A relevant view of learning related to processing input relates to the importance of teacher scaffolding. Builders use temporary scaffolds to support a building during construction, and then – once the building can stand alone – the scaffold is removed. Learners in the classroom can be helped with teacher scaffolding in the same way. Scaffolding in learning is a special kind of help that teachers can use to help learners move forward in their learning and understanding.
One sort of scaffolding is ‘contingent’, or immediate, on-the-spot scaffolding. An example of contingent scaffolding would be a teacher’s response to learners’ on-the-spot questions in a lesson, where a teacher realises the learners are struggling to understand. The teacher then uses a learning conversation to help learners understand.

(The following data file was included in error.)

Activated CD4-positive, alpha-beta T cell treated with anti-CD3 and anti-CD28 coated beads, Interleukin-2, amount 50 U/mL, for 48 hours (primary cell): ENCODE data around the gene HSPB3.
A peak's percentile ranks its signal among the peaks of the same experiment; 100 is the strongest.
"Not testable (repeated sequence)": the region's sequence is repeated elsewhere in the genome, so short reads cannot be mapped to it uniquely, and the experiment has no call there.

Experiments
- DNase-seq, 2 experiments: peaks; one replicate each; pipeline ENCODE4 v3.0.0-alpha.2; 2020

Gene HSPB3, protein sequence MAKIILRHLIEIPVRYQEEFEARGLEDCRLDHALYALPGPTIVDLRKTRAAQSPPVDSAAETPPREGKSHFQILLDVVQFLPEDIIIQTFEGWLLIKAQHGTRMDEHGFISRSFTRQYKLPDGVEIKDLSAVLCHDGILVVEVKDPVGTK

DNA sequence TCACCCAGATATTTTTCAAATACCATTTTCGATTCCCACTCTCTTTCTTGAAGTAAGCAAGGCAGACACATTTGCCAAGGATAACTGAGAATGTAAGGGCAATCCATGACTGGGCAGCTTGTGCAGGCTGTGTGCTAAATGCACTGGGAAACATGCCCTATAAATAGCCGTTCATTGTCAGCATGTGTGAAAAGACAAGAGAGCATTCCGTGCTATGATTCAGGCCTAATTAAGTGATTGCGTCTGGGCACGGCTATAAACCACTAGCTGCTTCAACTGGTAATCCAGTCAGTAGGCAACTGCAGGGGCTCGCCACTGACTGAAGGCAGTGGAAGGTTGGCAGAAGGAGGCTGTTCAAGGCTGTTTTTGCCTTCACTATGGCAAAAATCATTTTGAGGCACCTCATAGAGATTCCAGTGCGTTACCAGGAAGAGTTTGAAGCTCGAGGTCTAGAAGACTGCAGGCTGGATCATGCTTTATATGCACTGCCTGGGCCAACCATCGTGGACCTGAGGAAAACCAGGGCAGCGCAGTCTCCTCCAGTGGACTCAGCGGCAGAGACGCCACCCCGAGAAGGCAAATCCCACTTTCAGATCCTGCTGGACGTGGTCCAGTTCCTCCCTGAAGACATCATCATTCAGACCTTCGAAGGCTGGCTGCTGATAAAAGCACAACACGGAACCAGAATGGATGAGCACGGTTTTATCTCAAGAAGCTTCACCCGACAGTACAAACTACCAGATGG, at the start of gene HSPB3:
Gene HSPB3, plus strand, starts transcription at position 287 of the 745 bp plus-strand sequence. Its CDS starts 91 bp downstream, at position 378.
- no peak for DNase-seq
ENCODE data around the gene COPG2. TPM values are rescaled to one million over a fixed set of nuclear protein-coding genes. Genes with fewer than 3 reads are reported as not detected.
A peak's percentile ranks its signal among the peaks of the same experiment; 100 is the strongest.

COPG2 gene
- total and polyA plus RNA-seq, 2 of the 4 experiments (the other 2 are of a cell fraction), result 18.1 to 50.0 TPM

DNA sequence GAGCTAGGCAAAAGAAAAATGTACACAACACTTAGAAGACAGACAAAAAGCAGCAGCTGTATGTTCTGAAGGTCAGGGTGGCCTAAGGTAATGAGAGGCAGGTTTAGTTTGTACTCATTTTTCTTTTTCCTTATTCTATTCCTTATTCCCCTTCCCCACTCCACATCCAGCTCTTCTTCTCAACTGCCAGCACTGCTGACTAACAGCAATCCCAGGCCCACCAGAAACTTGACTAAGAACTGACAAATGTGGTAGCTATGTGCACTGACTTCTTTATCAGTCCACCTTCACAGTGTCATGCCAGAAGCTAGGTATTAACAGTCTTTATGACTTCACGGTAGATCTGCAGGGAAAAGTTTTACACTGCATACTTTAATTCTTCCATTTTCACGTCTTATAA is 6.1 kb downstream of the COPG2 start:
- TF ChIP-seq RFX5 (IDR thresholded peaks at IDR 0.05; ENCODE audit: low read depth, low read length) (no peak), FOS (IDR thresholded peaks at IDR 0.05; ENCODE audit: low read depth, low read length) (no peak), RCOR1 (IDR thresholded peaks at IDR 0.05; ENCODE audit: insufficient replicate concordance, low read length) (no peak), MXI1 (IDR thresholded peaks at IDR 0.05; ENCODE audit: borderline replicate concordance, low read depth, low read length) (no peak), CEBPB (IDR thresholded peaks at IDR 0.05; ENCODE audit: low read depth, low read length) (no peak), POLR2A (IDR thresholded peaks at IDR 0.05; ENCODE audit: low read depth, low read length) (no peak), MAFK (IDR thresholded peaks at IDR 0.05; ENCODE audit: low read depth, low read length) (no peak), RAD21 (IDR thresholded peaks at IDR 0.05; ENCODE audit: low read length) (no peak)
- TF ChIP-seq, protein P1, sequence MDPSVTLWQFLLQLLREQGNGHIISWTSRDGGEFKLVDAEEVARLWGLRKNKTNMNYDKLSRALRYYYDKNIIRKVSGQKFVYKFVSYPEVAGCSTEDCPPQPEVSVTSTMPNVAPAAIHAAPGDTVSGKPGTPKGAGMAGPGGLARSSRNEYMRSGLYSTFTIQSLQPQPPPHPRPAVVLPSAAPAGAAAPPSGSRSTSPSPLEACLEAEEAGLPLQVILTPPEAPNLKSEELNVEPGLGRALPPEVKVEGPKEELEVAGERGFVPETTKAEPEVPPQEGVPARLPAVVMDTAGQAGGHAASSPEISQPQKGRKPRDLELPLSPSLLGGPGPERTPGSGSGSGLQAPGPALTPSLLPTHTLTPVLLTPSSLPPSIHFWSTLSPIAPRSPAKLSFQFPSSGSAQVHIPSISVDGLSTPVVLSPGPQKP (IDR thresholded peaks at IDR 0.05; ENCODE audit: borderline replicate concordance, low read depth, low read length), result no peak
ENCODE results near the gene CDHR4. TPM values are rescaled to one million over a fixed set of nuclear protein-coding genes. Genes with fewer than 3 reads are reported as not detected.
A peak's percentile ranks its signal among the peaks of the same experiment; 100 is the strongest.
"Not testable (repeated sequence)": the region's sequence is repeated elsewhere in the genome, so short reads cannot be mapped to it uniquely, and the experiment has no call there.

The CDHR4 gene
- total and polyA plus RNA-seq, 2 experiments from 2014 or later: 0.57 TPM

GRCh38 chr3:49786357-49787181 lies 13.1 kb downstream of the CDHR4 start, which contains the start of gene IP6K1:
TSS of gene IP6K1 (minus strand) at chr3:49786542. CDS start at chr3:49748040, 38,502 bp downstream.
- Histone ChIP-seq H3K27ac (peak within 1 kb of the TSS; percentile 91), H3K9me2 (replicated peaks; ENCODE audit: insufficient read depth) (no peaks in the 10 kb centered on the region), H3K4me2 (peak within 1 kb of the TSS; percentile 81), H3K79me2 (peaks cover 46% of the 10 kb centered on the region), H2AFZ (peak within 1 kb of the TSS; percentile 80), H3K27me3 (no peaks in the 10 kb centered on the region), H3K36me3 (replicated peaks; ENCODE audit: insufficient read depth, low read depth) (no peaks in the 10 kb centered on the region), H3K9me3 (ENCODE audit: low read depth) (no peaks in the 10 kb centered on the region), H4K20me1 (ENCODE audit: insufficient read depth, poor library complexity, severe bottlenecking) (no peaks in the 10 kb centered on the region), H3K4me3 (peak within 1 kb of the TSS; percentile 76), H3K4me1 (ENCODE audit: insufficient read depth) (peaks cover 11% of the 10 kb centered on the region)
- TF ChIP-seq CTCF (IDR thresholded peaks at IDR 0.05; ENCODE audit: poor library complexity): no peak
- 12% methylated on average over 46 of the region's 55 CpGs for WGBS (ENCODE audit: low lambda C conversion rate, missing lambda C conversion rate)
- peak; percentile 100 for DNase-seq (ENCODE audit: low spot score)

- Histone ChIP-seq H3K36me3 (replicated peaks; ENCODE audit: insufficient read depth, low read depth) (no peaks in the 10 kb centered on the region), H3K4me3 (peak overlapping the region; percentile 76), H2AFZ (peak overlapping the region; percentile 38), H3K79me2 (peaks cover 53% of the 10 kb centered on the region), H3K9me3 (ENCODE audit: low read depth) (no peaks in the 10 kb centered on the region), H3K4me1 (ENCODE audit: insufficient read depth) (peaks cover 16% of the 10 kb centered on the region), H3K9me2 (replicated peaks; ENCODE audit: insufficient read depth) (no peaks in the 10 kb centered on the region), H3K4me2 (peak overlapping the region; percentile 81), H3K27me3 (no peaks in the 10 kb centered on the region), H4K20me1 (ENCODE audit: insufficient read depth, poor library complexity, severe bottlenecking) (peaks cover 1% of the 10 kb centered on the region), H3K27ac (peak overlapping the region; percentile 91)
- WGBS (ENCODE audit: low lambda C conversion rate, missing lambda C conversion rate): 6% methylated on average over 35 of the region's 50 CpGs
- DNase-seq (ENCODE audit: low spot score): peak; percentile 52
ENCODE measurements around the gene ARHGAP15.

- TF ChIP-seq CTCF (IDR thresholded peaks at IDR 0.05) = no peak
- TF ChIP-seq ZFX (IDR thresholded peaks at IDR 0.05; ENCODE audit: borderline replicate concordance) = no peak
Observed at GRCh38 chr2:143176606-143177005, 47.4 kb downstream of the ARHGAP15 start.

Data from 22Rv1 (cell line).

In this clip, the teacher asks questions to help learners understand and to encourage to produce more spoken output. This clip was filmed at the Isendoorn College in Warnsveld. The learners are first year pupils (average age 12-13), the subject is PE and the teacher is Eric Willemsen.